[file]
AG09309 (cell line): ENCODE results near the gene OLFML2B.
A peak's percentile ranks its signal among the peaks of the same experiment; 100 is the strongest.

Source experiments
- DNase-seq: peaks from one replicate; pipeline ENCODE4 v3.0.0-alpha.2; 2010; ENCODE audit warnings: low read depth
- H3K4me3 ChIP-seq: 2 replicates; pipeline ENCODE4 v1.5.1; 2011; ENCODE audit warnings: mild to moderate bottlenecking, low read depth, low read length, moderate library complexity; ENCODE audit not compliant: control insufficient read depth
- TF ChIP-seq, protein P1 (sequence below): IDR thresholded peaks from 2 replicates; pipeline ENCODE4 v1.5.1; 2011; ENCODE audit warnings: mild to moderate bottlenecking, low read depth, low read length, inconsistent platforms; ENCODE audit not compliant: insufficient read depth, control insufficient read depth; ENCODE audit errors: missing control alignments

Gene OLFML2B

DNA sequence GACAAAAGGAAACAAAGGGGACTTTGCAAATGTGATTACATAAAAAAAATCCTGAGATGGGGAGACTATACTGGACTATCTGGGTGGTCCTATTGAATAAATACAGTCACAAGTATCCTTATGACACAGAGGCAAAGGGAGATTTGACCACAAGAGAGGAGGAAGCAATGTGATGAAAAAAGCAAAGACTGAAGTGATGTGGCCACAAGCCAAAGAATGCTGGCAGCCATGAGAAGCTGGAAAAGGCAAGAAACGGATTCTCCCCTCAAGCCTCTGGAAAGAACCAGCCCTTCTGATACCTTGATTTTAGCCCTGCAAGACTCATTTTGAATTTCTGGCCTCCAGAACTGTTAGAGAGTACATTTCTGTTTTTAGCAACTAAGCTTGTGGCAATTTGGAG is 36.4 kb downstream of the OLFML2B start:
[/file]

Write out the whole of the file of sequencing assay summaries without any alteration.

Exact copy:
AG09309 (cell line): ENCODE results near the gene OLFML2B.
A peak's percentile ranks its signal among the peaks of the same experiment; 100 is the strongest.

Source experiments
- DNase-seq: peaks from one replicate; pipeline ENCODE4 v3.0.0-alpha.2; 2010; ENCODE audit warnings: low read depth
- H3K4me3 ChIP-seq: 2 replicates; pipeline ENCODE4 v1.5.1; 2011; ENCODE audit warnings: mild to moderate bottlenecking, low read depth, low read length, moderate library complexity; ENCODE audit not compliant: control insufficient read depth
- TF ChIP-seq, protein P1 (sequence below): IDR thresholded peaks from 2 replicates; pipeline ENCODE4 v1.5.1; 2011; ENCODE audit warnings: mild to moderate bottlenecking, low read depth, low read length, inconsistent platforms; ENCODE audit not compliant: insufficient read depth, control insufficient read depth; ENCODE audit errors: missing control alignments

Gene OLFML2B

DNA sequence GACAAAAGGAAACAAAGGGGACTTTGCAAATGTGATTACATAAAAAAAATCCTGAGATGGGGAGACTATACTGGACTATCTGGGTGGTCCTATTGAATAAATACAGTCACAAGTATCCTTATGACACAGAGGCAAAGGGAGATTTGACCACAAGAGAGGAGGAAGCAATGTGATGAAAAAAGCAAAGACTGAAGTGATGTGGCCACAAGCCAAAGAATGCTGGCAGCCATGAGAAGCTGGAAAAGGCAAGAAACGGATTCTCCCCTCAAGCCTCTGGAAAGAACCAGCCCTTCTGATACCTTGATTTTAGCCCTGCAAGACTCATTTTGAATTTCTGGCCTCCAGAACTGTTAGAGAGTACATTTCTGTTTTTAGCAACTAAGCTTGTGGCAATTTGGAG is 36.4 kb downstream of the OLFML2B start: